Antimicrobial resistance: We need to act now
Antimicrobial drugs are undervalued for their revolutionary impact on human society. Their discovery in the early 20th century corresponds with a dramatic increase in global life expectancy. Where the world average lifespan would endure just 32 years in 1900, this had jumped to 73 by 2020. Thanks to the development of various classes of antimicrobial agents throughout the last century, death at the hands of bacterial infection has become significantly less of a risk.
However, the emergence of drug-resistant bacteria serves to dilute the effectiveness of antimicrobial agents.
With widespread availability of antibiotics, the risk of overuse, or even abuse of antimicrobials as a treatment option for non-bacterial infections has accelerated the ability of microorganisms to acquire resistance to antimicrobials. The use of antibiotics in animal rearing is also contributing to fueling AMR, as well as antimicrobial residues in the environment.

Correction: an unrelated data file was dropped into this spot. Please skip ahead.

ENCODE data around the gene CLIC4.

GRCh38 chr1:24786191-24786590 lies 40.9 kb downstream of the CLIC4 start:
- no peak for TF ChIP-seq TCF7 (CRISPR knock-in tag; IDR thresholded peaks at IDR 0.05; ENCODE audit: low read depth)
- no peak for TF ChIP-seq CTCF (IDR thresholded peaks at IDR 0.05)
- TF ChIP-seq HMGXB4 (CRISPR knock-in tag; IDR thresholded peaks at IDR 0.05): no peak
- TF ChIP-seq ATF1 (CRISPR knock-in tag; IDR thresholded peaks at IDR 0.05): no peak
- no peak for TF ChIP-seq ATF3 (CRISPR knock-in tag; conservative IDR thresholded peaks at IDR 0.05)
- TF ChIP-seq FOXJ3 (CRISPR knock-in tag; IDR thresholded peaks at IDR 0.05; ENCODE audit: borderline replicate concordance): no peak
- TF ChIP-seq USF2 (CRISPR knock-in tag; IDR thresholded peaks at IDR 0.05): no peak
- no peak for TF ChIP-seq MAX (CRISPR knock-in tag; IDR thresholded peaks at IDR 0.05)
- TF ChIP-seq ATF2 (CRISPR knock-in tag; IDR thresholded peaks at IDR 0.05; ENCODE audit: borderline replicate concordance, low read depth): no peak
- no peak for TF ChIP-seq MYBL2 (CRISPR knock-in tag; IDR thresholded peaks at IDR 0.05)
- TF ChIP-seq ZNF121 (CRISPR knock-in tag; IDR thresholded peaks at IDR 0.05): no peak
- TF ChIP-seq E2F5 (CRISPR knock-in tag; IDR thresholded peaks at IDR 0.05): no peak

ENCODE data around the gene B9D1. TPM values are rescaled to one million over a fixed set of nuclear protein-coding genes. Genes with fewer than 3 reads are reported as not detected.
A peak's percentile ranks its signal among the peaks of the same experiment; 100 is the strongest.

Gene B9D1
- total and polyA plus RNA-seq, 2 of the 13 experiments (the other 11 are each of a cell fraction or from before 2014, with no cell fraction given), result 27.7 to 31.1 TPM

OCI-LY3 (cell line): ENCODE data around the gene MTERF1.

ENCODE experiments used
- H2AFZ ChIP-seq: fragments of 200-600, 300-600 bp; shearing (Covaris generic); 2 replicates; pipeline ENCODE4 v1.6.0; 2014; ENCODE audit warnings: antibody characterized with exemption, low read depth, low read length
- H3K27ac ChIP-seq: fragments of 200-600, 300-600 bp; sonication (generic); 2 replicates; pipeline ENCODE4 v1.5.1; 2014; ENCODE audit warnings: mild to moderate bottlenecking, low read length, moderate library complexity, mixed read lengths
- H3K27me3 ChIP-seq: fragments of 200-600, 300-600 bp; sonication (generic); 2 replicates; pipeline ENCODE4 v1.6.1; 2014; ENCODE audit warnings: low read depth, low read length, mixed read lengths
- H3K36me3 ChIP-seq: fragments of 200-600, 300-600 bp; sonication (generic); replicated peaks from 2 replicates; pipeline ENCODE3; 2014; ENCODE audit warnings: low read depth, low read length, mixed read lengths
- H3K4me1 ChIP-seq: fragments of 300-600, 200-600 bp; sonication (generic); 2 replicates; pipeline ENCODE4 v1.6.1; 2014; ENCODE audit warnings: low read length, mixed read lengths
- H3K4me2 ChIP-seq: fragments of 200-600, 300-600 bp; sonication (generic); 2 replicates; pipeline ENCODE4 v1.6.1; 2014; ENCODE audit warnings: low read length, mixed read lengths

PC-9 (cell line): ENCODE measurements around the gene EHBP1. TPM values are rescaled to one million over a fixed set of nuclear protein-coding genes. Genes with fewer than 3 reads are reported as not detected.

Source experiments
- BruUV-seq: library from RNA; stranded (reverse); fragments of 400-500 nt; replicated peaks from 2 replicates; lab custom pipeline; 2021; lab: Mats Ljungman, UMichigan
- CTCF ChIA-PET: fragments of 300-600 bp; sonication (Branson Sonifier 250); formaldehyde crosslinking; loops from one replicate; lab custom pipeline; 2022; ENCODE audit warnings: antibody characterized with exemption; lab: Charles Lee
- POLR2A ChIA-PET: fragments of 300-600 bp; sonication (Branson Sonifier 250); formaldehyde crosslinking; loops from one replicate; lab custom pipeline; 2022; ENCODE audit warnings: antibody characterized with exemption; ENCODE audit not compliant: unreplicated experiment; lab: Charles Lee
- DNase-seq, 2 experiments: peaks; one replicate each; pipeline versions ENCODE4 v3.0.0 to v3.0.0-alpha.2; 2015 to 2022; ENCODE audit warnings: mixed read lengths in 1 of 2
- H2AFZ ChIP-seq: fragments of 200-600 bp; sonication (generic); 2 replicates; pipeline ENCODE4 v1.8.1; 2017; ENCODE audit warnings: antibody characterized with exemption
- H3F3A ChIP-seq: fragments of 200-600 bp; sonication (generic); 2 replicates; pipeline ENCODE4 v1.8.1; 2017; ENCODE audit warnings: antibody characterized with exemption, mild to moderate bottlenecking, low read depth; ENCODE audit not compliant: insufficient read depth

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Suppliers and Users of Technologies, Products and Services benefit from CAPI.
CAPI (Continuous AMR Partnering Initiative) unites Suppliers and Users worldwide with the aim to add to the curbing of AMR.